We read your June 15 editorial about the high frequency of elderly drivers crashing into stores and buildings with great interest. This is in fact a truly national problem in part because of the increasing number of drivers over age 70 who are driving more miles for more years later in life.
In fact, in our recent article titled, “The Elephant In The Parking Lot,” we noted that there are more than sixty crashes per day into stores, restaurants, offices, and pedestrian areas. Each year, as many as 485 people are killed in such storefront crashes.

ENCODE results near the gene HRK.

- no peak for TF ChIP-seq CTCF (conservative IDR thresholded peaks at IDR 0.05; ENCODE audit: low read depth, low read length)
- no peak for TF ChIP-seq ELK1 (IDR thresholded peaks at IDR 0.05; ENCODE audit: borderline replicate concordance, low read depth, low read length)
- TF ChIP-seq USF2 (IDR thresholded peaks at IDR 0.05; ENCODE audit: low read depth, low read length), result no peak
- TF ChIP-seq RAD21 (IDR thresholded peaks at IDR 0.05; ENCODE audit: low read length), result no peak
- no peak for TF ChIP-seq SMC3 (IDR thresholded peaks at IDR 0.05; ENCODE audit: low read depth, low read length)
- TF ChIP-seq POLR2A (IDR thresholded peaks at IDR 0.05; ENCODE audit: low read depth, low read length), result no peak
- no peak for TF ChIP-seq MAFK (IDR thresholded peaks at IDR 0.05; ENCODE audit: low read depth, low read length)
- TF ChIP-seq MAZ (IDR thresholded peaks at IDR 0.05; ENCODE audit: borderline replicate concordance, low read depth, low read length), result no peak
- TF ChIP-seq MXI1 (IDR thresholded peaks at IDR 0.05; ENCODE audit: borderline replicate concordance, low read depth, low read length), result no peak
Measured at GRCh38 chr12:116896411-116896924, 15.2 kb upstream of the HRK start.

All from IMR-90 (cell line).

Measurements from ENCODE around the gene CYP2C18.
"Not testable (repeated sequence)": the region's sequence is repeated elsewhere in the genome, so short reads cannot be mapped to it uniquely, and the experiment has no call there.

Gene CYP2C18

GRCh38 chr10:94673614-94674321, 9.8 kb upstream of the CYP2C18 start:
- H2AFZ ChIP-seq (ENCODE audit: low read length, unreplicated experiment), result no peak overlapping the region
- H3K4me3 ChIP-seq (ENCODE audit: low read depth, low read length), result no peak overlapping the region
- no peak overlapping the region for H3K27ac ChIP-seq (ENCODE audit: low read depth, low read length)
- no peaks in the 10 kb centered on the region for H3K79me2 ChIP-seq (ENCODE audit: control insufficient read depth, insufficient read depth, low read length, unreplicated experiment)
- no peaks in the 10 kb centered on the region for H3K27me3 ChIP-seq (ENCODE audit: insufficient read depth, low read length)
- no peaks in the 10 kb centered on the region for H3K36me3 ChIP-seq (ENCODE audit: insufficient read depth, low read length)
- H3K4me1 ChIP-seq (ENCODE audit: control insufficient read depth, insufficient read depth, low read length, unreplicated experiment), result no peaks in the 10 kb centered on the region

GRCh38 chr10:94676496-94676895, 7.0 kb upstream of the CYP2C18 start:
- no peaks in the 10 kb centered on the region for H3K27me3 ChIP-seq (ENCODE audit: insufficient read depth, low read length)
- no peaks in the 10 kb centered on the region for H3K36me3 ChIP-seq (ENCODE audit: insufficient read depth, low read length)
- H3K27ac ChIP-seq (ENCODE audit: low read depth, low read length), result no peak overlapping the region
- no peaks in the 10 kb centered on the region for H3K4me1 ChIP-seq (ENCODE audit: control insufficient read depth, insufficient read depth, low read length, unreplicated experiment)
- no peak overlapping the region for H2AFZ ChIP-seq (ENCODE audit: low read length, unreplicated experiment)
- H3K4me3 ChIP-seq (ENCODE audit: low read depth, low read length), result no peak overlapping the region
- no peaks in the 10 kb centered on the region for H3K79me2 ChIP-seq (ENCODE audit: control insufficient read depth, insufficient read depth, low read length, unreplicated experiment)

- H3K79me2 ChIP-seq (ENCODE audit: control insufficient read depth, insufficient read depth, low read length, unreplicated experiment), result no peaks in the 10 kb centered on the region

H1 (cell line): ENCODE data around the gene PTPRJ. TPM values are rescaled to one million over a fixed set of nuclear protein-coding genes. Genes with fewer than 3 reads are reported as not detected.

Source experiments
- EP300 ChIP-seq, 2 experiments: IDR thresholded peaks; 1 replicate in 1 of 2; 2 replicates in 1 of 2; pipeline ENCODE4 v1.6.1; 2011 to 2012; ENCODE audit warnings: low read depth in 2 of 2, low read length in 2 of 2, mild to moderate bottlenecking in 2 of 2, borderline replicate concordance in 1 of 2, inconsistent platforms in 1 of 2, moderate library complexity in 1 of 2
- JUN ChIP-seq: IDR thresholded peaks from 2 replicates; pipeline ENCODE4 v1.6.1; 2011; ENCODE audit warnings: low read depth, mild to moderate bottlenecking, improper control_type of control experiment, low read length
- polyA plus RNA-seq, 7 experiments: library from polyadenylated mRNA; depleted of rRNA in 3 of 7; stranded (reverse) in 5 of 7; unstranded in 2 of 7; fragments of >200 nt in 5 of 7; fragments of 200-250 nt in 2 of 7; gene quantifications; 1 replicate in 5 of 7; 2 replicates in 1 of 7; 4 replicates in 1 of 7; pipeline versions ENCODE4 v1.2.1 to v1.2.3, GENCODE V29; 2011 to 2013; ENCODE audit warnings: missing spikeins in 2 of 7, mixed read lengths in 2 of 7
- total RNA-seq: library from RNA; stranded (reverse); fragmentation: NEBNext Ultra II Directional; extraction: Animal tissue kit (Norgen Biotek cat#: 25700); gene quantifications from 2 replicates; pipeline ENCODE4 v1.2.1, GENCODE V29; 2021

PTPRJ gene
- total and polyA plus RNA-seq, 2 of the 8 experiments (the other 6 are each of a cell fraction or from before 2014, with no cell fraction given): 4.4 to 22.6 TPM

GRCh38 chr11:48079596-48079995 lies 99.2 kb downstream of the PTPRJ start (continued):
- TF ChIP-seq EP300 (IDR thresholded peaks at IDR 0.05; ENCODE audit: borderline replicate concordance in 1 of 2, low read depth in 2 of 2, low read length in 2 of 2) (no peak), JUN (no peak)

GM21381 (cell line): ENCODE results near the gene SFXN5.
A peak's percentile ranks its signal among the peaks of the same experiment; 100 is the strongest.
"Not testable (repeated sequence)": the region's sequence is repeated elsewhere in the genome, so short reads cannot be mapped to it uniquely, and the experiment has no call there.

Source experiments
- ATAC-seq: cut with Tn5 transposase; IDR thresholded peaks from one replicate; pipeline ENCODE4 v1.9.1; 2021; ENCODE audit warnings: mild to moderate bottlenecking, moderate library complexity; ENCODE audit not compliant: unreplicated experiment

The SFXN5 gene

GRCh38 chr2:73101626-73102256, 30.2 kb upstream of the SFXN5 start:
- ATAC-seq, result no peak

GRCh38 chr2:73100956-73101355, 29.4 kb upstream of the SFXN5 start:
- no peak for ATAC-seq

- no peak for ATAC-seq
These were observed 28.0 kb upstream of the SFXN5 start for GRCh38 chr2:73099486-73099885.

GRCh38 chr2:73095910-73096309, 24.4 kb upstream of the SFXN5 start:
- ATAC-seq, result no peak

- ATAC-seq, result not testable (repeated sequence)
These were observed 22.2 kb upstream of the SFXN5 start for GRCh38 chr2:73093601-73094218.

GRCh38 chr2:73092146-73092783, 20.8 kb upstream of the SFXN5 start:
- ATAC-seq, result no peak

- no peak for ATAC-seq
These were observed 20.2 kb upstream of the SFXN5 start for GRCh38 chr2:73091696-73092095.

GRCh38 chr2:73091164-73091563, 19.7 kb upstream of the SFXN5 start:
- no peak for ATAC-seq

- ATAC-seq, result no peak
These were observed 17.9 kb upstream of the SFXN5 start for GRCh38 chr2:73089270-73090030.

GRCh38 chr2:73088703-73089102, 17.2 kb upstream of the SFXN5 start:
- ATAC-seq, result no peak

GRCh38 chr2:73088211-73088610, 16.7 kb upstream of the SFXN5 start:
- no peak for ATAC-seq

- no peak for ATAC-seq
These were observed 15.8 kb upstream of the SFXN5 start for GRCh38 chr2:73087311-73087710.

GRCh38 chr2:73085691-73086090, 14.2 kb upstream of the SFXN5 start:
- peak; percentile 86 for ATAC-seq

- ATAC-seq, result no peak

Our research shows that young drivers are as apt to have such accidents as drivers over age 70. However, the sheer demographic numbers in the “silver tsunami” are such that simple pedal error accidents, to which elderly drivers are more prone to than any age group, will continue to increase for decades to come.
We are unable to find any public health risk with this scale of injuries and fatalities, and related costs, that is so little studied and so unregulated.
Reiter is the co-founder of the Storefront Safety Council, an advocacy group.